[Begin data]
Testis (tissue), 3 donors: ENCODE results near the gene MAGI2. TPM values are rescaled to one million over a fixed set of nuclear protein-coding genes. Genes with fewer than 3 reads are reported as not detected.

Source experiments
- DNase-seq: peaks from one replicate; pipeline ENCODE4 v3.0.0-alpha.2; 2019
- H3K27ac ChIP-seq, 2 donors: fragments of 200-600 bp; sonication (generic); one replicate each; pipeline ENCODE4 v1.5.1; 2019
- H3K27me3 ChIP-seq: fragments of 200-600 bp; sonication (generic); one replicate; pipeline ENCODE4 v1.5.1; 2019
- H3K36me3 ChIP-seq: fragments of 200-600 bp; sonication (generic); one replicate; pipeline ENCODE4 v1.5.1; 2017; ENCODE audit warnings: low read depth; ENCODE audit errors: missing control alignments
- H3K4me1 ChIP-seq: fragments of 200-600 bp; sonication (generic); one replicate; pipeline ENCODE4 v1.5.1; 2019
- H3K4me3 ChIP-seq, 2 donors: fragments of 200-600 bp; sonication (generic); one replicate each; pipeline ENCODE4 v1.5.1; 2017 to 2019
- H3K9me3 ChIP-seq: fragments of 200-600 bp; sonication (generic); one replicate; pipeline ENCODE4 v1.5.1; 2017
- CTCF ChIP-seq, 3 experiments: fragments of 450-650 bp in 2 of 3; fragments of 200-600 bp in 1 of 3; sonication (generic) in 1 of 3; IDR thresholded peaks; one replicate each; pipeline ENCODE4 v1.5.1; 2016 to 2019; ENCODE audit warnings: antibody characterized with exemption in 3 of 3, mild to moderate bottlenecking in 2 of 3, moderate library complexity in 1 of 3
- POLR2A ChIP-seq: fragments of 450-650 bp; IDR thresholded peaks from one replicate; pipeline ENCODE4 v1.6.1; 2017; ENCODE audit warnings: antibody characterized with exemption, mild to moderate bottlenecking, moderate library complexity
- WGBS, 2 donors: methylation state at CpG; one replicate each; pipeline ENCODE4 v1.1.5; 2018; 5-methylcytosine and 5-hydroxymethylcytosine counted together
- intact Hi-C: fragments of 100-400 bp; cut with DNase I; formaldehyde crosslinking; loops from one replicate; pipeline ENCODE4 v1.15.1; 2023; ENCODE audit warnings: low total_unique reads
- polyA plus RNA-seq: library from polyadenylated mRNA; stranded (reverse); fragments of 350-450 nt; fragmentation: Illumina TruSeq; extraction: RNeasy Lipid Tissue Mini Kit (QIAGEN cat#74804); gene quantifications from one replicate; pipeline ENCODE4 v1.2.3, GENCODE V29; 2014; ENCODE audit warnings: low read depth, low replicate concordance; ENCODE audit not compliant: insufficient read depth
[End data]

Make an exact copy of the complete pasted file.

Testis (tissue), 3 donors: ENCODE results near the gene MAGI2. TPM values are rescaled to one million over a fixed set of nuclear protein-coding genes. Genes with fewer than 3 reads are reported as not detected.

Source experiments
- DNase-seq: peaks from one replicate; pipeline ENCODE4 v3.0.0-alpha.2; 2019
- H3K27ac ChIP-seq, 2 donors: fragments of 200-600 bp; sonication (generic); one replicate each; pipeline ENCODE4 v1.5.1; 2019
- H3K27me3 ChIP-seq: fragments of 200-600 bp; sonication (generic); one replicate; pipeline ENCODE4 v1.5.1; 2019
- H3K36me3 ChIP-seq: fragments of 200-600 bp; sonication (generic); one replicate; pipeline ENCODE4 v1.5.1; 2017; ENCODE audit warnings: low read depth; ENCODE audit errors: missing control alignments
- H3K4me1 ChIP-seq: fragments of 200-600 bp; sonication (generic); one replicate; pipeline ENCODE4 v1.5.1; 2019
- H3K4me3 ChIP-seq, 2 donors: fragments of 200-600 bp; sonication (generic); one replicate each; pipeline ENCODE4 v1.5.1; 2017 to 2019
- H3K9me3 ChIP-seq: fragments of 200-600 bp; sonication (generic); one replicate; pipeline ENCODE4 v1.5.1; 2017
- CTCF ChIP-seq, 3 experiments: fragments of 450-650 bp in 2 of 3; fragments of 200-600 bp in 1 of 3; sonication (generic) in 1 of 3; IDR thresholded peaks; one replicate each; pipeline ENCODE4 v1.5.1; 2016 to 2019; ENCODE audit warnings: antibody characterized with exemption in 3 of 3, mild to moderate bottlenecking in 2 of 3, moderate library complexity in 1 of 3
- POLR2A ChIP-seq: fragments of 450-650 bp; IDR thresholded peaks from one replicate; pipeline ENCODE4 v1.6.1; 2017; ENCODE audit warnings: antibody characterized with exemption, mild to moderate bottlenecking, moderate library complexity
- WGBS, 2 donors: methylation state at CpG; one replicate each; pipeline ENCODE4 v1.1.5; 2018; 5-methylcytosine and 5-hydroxymethylcytosine counted together
- intact Hi-C: fragments of 100-400 bp; cut with DNase I; formaldehyde crosslinking; loops from one replicate; pipeline ENCODE4 v1.15.1; 2023; ENCODE audit warnings: low total_unique reads
- polyA plus RNA-seq: library from polyadenylated mRNA; stranded (reverse); fragments of 350-450 nt; fragmentation: Illumina TruSeq; extraction: RNeasy Lipid Tissue Mini Kit (QIAGEN cat#74804); gene quantifications from one replicate; pipeline ENCODE4 v1.2.3, GENCODE V29; 2014; ENCODE audit warnings: low read depth, low replicate concordance; ENCODE audit not compliant: insufficient read depth